Thursday, February 04, 2016

Jenkins: a new puritanism

Thursday, February 4, 2016
    Commemoration of Gilbert of Sempringham, Founder of the Gilbertine Order, 1189
    I coveted no one’s silver or gold or apparel. You yourselves know that these hands ministered to my necessities and to those who were with me. In all things I have shown you that by working hard in this way we must help the weak and remember the words of the Lord Jesus, how he himself said, ‘It is more blessed to give than to receive.’”
    —Acts 20:33-35 (ESV)
    The minister is the servant of his people, who has to help them discern for themselves the will of God for their real work in the real world. It will often be his duty, therefore, to establish a certain economy in the internal life of the Church, so that people are released to give time and energy to fulfilment of their Christian duty in the worlds of industry or politics or business or professional life, where their most determinative decisions have to be taken. A new puritanism is urgently needed in most churches, which cuts away ruthlessly from their life all organizations and activities which prevent their members from grappling with their real task.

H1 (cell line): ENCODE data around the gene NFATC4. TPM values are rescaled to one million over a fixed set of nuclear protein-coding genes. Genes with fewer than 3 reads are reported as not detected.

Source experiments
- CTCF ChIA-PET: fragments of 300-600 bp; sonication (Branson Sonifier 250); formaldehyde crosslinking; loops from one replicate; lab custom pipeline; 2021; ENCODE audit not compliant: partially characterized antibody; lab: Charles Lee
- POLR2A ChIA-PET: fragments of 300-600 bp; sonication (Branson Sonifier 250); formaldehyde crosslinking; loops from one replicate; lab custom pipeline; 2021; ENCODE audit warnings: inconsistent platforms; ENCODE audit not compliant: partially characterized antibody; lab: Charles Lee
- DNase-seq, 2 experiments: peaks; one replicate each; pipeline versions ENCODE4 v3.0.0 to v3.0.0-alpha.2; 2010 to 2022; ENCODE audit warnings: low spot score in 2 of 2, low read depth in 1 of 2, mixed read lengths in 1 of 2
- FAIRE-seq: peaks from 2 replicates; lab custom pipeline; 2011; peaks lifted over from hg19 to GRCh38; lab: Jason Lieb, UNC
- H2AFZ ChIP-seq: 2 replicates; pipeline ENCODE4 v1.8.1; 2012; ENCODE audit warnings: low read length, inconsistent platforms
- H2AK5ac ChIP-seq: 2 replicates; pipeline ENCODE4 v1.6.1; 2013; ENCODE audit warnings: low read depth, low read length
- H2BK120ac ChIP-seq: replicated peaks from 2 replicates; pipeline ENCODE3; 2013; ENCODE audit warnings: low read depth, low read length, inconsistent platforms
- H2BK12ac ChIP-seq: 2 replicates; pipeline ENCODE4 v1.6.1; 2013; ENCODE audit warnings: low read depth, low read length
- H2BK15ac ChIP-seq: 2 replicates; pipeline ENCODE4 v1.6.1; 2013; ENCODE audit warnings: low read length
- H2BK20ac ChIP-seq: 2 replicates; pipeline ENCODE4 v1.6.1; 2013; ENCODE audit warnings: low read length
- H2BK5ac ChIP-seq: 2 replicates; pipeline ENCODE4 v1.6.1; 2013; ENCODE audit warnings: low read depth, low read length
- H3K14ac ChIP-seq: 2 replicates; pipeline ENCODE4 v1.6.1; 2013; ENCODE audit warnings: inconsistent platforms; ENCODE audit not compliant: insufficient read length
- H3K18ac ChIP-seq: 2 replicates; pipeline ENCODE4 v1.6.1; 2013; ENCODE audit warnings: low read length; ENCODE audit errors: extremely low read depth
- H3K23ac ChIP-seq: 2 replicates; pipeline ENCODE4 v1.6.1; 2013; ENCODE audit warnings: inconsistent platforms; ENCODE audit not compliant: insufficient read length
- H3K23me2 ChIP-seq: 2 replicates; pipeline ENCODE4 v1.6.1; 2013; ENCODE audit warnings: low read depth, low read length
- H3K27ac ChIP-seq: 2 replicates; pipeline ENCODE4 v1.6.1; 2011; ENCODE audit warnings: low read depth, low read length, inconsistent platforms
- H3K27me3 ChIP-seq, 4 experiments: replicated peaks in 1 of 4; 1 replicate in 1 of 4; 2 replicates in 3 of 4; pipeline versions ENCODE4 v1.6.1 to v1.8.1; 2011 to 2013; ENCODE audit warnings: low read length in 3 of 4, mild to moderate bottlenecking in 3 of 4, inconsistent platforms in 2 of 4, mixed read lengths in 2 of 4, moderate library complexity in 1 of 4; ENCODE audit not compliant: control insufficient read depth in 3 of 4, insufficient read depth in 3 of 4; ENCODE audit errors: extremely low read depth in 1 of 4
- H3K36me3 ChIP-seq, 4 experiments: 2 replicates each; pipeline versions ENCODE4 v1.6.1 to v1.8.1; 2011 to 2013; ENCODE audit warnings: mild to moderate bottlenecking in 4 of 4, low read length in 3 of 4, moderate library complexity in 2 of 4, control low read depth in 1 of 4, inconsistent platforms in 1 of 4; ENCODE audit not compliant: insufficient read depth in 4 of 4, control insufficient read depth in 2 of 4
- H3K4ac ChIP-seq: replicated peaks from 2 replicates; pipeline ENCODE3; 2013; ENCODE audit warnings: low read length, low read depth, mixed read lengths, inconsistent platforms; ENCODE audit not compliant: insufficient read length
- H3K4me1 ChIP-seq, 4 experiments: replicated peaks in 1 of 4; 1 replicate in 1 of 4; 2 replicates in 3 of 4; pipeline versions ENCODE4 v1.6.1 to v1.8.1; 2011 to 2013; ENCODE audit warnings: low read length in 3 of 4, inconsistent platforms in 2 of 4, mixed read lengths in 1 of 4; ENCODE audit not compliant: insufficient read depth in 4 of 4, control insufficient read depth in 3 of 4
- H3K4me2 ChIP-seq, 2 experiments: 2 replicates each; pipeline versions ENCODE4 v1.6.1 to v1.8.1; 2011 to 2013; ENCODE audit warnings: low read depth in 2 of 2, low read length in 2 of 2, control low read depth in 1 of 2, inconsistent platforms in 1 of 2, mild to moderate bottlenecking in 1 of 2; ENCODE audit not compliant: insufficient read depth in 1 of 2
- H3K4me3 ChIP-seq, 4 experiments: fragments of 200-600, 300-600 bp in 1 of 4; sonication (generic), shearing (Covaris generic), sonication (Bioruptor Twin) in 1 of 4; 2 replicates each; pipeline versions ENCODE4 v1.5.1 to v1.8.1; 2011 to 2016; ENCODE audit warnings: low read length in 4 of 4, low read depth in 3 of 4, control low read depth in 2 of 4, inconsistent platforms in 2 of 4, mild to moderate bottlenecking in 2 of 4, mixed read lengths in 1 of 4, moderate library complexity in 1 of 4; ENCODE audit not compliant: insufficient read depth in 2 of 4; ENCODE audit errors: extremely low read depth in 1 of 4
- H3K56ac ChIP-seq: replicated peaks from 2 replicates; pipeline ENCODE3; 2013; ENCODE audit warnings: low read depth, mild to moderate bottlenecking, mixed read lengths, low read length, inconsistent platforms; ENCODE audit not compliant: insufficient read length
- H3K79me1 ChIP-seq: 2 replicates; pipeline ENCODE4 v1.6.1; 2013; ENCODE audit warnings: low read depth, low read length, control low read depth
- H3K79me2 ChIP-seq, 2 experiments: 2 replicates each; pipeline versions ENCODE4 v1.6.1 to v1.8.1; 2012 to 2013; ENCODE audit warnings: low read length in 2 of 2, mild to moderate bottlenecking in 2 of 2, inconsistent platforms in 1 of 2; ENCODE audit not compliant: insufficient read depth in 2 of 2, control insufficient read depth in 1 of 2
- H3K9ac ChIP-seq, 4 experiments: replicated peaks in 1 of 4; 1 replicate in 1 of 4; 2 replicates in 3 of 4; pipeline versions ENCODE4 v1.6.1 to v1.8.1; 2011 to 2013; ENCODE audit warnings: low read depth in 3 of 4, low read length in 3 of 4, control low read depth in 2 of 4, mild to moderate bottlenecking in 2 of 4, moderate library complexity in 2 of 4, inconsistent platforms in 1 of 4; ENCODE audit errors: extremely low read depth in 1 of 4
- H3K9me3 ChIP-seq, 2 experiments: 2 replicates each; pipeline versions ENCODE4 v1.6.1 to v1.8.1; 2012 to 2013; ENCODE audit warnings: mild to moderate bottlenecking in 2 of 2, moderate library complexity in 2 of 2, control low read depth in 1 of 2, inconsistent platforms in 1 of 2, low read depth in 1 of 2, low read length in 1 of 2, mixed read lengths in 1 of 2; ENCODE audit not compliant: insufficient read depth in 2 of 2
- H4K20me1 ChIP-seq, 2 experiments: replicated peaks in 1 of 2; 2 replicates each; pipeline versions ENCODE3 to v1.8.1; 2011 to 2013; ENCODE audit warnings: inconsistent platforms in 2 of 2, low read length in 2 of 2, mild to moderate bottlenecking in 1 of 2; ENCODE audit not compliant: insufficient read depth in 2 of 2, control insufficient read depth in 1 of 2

... Daniel Jenkins (1914-2002), The Protestant Ministry, London: Faber & Faber, 1958 (see the book)
    See also Acts 20:33-35; Jer. 4:3; Matt. 6:24-25; 13:18-23; Luke 12:29-30; 21:34; 1 John 2:15-16
Quiet time reflection:
    Lord, bless my church with discernment.
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